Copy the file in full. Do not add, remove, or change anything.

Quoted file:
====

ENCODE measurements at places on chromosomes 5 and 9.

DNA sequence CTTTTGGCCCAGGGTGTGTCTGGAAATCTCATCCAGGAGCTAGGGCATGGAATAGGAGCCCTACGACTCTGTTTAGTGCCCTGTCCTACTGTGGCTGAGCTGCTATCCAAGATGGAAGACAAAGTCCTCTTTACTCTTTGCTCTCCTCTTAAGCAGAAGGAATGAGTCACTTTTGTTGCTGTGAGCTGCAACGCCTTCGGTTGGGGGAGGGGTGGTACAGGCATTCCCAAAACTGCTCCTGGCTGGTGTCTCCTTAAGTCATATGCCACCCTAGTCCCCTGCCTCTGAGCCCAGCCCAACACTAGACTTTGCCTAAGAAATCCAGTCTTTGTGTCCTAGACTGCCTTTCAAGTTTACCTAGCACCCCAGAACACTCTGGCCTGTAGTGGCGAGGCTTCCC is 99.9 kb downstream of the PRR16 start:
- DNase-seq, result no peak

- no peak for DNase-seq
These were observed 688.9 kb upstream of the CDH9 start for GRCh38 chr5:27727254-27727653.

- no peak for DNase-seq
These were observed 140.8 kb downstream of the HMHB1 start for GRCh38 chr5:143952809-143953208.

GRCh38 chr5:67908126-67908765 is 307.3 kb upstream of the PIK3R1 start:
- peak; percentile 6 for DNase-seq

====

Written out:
ENCODE measurements at places on chromosomes 5 and 9.

DNA sequence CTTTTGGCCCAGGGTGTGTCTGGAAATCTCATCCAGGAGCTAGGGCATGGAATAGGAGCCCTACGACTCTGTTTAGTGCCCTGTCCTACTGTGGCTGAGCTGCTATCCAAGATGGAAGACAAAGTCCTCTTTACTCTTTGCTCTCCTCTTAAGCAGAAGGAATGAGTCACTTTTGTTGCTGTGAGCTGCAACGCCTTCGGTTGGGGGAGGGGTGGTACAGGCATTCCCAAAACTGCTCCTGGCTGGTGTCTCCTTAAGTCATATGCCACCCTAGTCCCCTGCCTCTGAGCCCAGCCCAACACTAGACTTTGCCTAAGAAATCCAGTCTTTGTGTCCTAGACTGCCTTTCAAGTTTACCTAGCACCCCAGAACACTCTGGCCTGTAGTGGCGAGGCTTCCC is 99.9 kb downstream of the PRR16 start:
- DNase-seq, result no peak

- no peak for DNase-seq
These were observed 688.9 kb upstream of the CDH9 start for GRCh38 chr5:27727254-27727653.

- no peak for DNase-seq
These were observed 140.8 kb downstream of the HMHB1 start for GRCh38 chr5:143952809-143953208.

GRCh38 chr5:67908126-67908765 is 307.3 kb upstream of the PIK3R1 start:
- peak; percentile 6 for DNase-seq